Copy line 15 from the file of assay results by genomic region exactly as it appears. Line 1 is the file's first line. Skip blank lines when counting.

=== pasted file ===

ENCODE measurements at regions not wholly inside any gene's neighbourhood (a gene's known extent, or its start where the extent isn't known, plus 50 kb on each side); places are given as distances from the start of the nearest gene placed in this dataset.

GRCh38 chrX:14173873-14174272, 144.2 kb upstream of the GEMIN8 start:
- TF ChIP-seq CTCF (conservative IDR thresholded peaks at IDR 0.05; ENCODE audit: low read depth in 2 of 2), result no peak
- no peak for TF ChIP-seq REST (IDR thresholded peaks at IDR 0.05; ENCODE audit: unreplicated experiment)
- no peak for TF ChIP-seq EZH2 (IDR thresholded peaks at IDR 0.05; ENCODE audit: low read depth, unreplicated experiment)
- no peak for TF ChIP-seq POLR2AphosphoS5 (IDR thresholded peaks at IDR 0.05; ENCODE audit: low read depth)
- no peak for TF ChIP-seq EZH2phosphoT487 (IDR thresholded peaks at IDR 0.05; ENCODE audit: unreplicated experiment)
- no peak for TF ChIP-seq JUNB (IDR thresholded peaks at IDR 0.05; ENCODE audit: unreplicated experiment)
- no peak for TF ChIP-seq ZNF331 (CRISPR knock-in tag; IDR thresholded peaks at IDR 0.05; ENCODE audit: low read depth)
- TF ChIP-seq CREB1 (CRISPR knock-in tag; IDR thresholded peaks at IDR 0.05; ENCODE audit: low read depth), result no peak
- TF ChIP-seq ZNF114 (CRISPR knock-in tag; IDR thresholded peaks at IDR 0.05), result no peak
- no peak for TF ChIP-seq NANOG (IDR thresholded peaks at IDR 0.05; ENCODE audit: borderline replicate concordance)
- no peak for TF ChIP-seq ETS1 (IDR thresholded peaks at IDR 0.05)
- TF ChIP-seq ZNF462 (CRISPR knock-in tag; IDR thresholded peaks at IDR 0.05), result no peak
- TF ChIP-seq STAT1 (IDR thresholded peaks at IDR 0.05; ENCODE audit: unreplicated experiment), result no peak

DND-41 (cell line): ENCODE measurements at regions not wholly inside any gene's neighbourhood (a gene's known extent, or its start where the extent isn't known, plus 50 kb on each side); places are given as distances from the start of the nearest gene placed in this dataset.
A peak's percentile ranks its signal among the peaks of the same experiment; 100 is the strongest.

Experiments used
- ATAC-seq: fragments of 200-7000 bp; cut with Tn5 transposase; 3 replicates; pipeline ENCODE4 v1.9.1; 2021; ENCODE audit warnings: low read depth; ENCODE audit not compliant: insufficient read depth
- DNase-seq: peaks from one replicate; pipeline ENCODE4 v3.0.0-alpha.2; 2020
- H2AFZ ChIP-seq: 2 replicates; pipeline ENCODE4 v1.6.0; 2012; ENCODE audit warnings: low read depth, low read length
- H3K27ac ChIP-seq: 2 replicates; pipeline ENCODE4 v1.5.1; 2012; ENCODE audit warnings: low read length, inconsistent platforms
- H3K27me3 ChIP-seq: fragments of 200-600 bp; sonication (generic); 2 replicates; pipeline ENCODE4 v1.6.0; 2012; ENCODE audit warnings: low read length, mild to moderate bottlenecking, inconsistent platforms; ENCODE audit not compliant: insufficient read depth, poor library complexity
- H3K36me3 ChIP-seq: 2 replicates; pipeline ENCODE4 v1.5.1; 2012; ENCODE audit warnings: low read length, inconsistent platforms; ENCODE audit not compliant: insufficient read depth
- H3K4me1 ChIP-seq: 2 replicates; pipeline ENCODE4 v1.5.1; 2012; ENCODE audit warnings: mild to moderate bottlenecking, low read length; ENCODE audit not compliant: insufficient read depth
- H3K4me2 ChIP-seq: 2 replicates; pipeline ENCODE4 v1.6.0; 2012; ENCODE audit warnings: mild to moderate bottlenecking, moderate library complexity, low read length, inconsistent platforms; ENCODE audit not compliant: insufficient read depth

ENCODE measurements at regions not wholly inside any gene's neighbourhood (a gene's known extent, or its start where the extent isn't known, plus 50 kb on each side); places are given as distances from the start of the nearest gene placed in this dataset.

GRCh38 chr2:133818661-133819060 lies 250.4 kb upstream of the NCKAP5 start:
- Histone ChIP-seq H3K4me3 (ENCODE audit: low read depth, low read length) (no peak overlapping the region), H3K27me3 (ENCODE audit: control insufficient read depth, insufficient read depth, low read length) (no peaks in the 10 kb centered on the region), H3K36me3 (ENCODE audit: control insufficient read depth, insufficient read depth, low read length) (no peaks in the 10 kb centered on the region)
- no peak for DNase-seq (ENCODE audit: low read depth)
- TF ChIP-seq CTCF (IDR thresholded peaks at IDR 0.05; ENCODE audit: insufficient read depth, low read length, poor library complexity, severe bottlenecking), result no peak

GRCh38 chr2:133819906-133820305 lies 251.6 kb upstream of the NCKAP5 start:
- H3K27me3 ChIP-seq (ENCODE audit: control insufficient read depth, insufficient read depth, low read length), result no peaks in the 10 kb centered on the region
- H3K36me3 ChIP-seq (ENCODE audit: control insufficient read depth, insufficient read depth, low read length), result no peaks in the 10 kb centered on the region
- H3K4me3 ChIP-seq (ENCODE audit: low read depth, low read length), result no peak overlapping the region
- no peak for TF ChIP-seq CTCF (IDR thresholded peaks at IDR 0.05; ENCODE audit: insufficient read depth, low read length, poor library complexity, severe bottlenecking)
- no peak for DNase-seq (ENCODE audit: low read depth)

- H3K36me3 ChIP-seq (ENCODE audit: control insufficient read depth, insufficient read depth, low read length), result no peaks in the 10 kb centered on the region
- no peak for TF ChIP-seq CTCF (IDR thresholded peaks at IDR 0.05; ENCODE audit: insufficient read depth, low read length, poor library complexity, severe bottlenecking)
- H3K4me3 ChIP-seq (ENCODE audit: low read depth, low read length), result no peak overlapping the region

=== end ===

- TF ChIP-seq STAT1 (IDR thresholded peaks at IDR 0.05; ENCODE audit: unreplicated experiment), result no peak